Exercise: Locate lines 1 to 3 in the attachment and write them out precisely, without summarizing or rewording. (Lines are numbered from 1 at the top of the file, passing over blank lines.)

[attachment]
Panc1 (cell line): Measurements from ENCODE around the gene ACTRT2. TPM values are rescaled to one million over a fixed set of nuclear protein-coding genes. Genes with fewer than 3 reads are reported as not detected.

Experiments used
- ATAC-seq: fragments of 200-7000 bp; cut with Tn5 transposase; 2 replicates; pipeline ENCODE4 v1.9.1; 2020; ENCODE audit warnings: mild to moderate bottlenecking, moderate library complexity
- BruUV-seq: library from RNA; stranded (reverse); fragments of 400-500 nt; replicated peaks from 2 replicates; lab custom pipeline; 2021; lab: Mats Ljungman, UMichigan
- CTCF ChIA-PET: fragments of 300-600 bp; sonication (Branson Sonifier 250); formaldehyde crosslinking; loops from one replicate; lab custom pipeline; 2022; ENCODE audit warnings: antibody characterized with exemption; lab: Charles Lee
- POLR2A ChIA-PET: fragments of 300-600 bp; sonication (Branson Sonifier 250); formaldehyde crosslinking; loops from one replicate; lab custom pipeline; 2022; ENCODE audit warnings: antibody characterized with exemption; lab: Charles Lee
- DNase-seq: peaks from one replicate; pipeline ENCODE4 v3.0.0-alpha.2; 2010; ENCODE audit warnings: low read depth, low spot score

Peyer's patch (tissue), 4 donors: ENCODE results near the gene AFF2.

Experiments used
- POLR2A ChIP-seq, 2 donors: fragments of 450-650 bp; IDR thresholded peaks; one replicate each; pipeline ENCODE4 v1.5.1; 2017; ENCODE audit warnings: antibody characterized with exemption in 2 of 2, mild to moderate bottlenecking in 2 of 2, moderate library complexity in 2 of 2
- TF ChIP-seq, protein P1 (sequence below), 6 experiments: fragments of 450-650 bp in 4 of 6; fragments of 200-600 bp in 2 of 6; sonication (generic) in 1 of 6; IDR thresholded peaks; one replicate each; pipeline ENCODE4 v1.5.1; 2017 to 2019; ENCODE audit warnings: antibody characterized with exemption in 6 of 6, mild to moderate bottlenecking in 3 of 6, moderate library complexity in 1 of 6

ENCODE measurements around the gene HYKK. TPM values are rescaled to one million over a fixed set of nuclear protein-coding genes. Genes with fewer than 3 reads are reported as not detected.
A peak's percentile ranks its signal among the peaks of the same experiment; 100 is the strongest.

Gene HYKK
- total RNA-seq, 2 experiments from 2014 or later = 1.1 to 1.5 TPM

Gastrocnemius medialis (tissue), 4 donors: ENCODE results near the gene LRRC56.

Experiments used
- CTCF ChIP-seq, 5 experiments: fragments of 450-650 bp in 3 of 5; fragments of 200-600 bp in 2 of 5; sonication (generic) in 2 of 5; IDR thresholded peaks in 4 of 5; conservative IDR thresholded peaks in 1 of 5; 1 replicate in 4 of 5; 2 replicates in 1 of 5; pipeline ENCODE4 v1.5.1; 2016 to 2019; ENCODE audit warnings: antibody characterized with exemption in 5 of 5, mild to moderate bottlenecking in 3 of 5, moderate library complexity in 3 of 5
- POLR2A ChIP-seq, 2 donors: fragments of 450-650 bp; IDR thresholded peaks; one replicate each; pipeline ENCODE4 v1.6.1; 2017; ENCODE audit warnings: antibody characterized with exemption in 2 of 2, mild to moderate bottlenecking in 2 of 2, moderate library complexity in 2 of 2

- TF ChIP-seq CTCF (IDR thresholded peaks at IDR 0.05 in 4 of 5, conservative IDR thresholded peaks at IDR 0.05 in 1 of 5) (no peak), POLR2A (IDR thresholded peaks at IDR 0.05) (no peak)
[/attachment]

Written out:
Panc1 (cell line): Measurements from ENCODE around the gene ACTRT2. TPM values are rescaled to one million over a fixed set of nuclear protein-coding genes. Genes with fewer than 3 reads are reported as not detected.

Experiments used
- ATAC-seq: fragments of 200-7000 bp; cut with Tn5 transposase; 2 replicates; pipeline ENCODE4 v1.9.1; 2020; ENCODE audit warnings: mild to moderate bottlenecking, moderate library complexity